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Uzbekistan's Eccentric Pop Star First Daughter Goes Silent as Son Fears the Worst

Uzbekistan's Eccentric Pop Star First Daughter Goes Silent as Son Fears the Worst

Uzbekistan, a former Soviet state deep within the Eurasian Steppe, is known as one of the most secretive and repressive dictatorships in the world. For years, President Islam Karimov’s daughter Gulnara was the most prominent member of the family, recording pop songs under the name Googoosha. 

But for months now, Gulnara has gone silent under house arrest, and her son, Islam Karimov, Jr., tells The Guardian he fears his grandfather has killed his mother. The younger Karimov, currently 21-years-old, tells the newspaper he fears the silence from his mother–and teenage sister, who is also under house arrest without charges–means the government disposed of her. “It’s very difficult for me to even say this, but sadly, even if something happened to them or their lives were at extreme risk, I would not know about it and there is no way for me to find out about it,” he said. Karimov notes that he last spoke to his mother in March, and since then has received strange texts from unknown numbers claiming to be her, but “I doubt that it’s them, because it was in a different style.”

Gulnara Karimova’s disappearance would have been almost unbelievable during the peak years of her ubiquity in Uzbekistan. Performing under the artistic name “Googoosha,” Karimova presented herself as a Western-style pop star and released music videos that were, at best, poorly received in the Western world:

 

Western advertising for Googoosha’s music compared her to Kylie Minogue and boasted of her career as a “poet and mezzo-soprano.” She is also a jewelry designer and was once named a professor at Tashkent’s University of World Economy and Diplomacy. An American diplomatic cable released by Wikileaks noted that the advertising did not work on her own people: “Most Uzbeks see Karimova as a greedy, power-hungry individual who uses her father to crush business people or anyone else who stands in her way… She remains the single most hated person in the country.”

In addition to being involved in what is described by numerous media sources as “rampant” corruption in the nation, Karimova’s efforts as her nation’s representative to the United Nations in Geneva aroused suspicion. Her fashionista lifestyle unfolded, as reports surfaced of egregious acts of torture committed by her father’s government, most notably the burning alive of political dissidents. It was the alleged money laundering she became involved with in Switzerland that many suggest sealed her fate, however.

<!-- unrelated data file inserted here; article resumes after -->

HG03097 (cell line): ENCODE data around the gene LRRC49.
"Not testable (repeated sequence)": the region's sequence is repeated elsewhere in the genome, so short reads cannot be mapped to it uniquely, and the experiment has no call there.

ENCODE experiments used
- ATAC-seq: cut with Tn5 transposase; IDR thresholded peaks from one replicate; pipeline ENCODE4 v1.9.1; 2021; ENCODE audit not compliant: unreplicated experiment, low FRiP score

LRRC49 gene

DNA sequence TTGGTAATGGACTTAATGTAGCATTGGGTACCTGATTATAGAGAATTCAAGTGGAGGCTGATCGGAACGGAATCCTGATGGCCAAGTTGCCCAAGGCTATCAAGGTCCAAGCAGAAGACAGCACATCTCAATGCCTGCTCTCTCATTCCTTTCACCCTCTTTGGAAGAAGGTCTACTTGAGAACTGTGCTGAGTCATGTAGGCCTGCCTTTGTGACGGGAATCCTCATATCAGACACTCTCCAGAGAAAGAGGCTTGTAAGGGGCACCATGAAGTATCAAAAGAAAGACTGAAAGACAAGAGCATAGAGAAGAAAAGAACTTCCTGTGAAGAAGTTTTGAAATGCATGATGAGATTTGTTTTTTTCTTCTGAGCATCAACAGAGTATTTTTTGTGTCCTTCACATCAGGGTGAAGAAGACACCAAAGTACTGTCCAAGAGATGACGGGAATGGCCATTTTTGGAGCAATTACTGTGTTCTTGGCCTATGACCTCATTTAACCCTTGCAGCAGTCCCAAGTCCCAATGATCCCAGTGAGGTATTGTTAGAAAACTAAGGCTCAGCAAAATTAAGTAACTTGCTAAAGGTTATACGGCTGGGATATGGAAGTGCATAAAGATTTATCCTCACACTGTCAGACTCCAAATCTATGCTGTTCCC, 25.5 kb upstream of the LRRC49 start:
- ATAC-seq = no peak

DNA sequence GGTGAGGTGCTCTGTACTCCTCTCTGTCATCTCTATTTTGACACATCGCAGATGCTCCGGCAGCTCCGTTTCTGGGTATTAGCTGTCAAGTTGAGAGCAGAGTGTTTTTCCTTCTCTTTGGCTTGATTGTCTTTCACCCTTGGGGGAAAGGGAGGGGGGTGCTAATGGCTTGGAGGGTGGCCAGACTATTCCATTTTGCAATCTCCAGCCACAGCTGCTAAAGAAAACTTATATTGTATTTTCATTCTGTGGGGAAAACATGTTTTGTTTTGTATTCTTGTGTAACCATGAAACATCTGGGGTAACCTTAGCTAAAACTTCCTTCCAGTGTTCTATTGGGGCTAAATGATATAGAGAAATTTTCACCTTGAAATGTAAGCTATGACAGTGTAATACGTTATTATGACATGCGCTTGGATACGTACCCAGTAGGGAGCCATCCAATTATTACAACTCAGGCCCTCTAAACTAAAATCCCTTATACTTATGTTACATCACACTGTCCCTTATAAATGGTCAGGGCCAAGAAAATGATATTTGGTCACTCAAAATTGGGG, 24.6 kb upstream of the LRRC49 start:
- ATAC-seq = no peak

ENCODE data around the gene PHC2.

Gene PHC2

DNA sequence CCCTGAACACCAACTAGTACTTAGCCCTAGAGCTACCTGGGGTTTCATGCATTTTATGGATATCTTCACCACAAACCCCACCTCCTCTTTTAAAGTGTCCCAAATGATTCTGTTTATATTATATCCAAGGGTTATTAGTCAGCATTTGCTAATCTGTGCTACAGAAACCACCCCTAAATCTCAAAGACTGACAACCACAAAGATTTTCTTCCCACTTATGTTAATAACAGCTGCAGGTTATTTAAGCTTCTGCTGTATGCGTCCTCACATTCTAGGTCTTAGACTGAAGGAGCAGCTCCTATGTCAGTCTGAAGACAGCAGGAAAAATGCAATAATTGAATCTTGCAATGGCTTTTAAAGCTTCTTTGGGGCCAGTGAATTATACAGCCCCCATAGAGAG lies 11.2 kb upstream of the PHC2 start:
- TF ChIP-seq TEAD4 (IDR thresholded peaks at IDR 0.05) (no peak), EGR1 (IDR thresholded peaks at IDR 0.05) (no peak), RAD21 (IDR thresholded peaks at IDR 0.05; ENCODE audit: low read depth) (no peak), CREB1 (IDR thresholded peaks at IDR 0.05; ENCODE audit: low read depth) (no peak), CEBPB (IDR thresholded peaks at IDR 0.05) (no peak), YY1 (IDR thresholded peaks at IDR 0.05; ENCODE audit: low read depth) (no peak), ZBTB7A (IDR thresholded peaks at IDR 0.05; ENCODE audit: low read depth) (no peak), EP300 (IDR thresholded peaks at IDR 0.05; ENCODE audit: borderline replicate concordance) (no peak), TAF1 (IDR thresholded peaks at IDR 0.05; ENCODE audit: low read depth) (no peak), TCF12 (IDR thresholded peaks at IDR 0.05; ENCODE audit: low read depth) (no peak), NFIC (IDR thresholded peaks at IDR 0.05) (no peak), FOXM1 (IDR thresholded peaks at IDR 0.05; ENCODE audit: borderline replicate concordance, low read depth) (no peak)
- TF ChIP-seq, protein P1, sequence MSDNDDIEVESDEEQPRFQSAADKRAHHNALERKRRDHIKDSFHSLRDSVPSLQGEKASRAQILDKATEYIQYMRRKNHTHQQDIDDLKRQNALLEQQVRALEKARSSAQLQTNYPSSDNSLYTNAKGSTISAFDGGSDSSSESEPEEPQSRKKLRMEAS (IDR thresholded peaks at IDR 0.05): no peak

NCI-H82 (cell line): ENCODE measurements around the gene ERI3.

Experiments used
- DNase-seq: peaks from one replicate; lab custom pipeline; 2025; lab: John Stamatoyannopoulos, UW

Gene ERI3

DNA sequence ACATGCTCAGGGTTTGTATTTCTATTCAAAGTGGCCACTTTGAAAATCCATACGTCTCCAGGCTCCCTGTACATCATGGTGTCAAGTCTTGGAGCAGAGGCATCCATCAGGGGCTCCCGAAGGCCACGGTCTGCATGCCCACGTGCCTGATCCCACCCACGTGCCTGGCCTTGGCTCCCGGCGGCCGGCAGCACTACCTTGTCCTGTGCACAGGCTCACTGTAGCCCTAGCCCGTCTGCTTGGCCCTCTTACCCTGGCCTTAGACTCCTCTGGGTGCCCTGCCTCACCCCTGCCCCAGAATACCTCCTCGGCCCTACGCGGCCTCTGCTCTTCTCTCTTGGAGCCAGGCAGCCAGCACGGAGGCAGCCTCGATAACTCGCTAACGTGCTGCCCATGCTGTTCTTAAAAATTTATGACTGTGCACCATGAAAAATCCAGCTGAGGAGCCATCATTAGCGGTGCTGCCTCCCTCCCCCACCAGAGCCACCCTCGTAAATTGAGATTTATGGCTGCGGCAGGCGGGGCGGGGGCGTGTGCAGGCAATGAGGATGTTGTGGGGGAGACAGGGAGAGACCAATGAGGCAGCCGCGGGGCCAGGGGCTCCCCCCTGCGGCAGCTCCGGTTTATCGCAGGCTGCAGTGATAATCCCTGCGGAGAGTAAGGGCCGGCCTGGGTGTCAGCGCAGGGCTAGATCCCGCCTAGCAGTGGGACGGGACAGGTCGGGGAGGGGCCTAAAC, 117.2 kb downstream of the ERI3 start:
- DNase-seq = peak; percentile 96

By January 2014, she was reportedly under house arrest, though she continued to be active on Twitter. Karimova’s Twitter account is described as vaguely coherent and extremely aggressive toward her own family– signs that Gulnara believed she would be killed. The BBC recalls her account “accusing her mother and sister of witchcraft, and her father’s officials of repression and abuses.” By March, the only indication that Gulnara Karimova was still alive was a letter smuggled to the BBC, in which Karimova claimed she had been extensively tortured.

Her son tells The Guardian that “certain people” were out to poison his grandfather against his mother, but fails to elaborate. The prime suspect: Gulnara’s younger sister Lola. In September 2013, the less glitzy Karimova told the BBC that she had not spoken to her older sister for 12 years and actively avoided being in Uzbekistan when Gulnara was visiting. She also, ominously, described her sister’s chances of succeeding her father as “low.” Gulnara Karimova’s accusations have led some to believe her sister was securing her position as successor, though others simply speculate that Gulnara hurt too many people and was simply too ruthless to keep her position.

“She has had business rivals killed… She has been involved in trafficking girls into prostitution in Dubai, a partner in the narcotics trade, and she benefits financially from the open forced labor of millions of small children picking cotton in the state farms,” accused Craig Murray, former UK ambassador to Uzbekistan.

There is little indication of whether the world at large will ever know the fate of Gulnara Karimova. Her father is 76- years-old, however, leaving little time to assemble a formidable line of succession and forcing the isolated government to reveal to the world sooner rather than later a plan to cement the iron fist of the Karimov family over the nation.

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